A psychopath would have probably made me take out all my belongings right there infront of all the other passengers.
The officer then gave me a leaflet with ‘University of Cambridge’ written in big letters.
“Cambridge University is conducting a survey on the experiences of people who are stopped at the airport. If you are interested, you can fill it online with 14 days.”
With that he shook my hands, “Thank you sir and sorry for holding you up.”
“Goodbye officer and remember that life is the savings account of respect. The more you give, the more you get in return.”
As I walked off I couldn’t help but smile to myself imagining the expression on his face when he entered my name into the system back at his office.
I boarded the aircraft and to my pleasant surprise I found that the only two empty seats on the aircraft were… next to me! So I had three seats all to myself.
I don’t believe in conspiracy theories. But I don’t believe in coincidences either.
At least I didn’t have to worry about my neighbouring passenger hyper-ventilating when I whispered my Arabic travel supplication.
In any case I had a pleasant flight and a pleasant journey back.
I was disappointed no police officers stopped me when I returned to the UK two days later as I was hoping that I would be able to convince them to give me a lift home after the heavy snow cancelled my coach.
Alas, I had my five minutes of importance on my way out and that was that.
Let’s face it, being stopped at the airport when you travel is part and parcel of life for a Muslim in the modern world.
Without meaning to belittle the experiences of other people who have either been denied from travelling or missed their flights because of these stops, it is important we don’t get too upset about these stops.
Yes, it is racial/religious profiling. Yes, airport stops should be intelligence-led, not appearance-led. Yes, most passengers who are stopped will find it embarrassing. And yes, it can also annoying and an inconvenience.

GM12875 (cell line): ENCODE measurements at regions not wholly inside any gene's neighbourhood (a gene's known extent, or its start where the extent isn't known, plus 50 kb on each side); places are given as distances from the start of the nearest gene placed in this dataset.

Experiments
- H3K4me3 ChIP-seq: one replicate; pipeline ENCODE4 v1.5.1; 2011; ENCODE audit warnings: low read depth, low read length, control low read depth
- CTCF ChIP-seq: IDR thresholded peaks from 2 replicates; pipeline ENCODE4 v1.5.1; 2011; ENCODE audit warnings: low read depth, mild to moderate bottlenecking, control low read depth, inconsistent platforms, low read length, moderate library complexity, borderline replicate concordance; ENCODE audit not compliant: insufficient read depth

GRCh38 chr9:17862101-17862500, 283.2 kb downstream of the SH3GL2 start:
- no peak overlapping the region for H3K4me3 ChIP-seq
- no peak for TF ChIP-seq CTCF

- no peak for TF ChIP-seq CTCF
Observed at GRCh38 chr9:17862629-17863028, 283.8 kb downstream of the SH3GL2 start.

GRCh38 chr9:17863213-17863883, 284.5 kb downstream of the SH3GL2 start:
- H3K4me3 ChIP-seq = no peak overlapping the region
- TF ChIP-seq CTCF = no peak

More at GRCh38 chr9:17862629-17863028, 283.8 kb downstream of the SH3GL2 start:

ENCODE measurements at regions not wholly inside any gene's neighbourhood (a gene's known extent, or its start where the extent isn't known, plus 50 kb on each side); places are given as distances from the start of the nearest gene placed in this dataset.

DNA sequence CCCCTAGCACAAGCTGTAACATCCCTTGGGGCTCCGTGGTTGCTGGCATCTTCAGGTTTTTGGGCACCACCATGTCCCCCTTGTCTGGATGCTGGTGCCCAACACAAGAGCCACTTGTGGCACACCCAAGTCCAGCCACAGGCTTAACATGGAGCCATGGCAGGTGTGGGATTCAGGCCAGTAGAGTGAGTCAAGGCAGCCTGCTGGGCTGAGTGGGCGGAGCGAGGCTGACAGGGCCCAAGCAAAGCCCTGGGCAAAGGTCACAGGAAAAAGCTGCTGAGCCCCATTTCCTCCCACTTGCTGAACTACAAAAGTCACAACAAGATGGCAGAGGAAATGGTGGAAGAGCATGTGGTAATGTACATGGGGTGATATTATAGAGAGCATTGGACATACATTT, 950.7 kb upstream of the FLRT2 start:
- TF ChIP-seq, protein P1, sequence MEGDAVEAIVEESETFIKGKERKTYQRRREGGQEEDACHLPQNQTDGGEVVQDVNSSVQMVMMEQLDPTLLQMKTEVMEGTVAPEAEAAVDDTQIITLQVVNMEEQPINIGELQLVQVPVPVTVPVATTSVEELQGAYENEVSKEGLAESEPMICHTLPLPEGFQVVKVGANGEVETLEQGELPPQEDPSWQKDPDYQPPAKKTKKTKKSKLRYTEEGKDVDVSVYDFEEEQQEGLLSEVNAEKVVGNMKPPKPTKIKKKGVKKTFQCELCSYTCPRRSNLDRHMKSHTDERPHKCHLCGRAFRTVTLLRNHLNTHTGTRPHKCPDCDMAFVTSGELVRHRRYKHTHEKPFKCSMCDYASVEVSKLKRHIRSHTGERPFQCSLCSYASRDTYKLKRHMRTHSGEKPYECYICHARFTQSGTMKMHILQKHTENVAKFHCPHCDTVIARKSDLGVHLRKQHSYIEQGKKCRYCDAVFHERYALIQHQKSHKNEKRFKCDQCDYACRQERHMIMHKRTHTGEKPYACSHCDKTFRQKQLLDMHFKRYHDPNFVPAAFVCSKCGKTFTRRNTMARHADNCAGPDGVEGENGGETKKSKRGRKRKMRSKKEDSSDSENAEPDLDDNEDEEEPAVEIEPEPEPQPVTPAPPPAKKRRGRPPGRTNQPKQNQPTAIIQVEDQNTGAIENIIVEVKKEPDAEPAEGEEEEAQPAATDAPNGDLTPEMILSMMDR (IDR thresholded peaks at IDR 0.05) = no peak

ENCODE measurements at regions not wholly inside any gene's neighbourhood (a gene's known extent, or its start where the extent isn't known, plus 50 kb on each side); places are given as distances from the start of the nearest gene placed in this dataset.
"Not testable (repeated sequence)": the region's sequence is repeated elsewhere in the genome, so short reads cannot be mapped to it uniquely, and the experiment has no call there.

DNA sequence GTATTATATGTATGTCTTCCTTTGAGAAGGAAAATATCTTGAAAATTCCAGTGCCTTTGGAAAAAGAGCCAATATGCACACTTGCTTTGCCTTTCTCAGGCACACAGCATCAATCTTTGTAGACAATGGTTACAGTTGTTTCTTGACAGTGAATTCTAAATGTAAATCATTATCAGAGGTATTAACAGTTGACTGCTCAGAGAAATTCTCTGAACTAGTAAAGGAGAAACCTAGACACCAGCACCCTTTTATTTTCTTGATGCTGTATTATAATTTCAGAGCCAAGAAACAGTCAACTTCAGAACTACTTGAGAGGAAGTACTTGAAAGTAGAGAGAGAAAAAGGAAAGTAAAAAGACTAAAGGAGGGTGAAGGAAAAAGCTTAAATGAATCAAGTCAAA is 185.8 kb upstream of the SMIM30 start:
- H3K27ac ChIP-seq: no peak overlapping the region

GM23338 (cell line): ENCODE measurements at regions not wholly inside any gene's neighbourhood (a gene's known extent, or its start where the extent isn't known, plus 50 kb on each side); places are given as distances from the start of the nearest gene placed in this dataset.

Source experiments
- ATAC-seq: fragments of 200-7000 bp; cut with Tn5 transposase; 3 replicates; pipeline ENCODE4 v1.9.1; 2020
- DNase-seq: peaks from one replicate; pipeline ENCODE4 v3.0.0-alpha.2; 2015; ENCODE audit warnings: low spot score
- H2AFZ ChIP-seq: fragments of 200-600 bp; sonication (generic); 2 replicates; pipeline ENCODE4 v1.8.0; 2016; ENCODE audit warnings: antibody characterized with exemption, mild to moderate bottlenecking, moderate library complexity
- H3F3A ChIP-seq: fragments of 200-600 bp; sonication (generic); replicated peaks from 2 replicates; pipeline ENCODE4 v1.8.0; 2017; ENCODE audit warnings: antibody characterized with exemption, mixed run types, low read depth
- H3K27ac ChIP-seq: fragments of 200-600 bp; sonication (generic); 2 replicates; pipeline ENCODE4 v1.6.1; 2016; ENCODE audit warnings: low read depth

But the way to deal with it is by expecting to be stopped every time you travel and so planning to get to the airport early.In other words, take it in your stride.
That way you won’t be disappointed when you do get stopped.
But look on the bright side of the joys and benefits you get when flying while Muslim, as I discovered last week:
1.While rushing to catch a flight, you get the opportunity to catch your breath instead and remind yourself (and a police officer) of your name, date of birth, who you are and where you are heading. It’s called reassessing your priorities in life.
2. You get some extra space if no-one wants to sit next to you on the plane.
3. You get to participate in a University of Cambridge survey.
Now tell me that isn’t a good deal?
But seriously speaking, respect to all those Muslims who laugh about their experiences at airports instead of crying about them.
When you can laugh at a situation, you show that it doesn’t bother you one bit. Not one bit.
And if you find it hard to laugh at your own experiences, then watch this short clip by American Muslim stand-up comedian Azhar Usman (a trained lawyer by the way) titled, “Flying While Muslim.”
Have you had any funny experiences while travelling? Why don’t you share them below?
You can read my story of why I spent 11 years in prison here.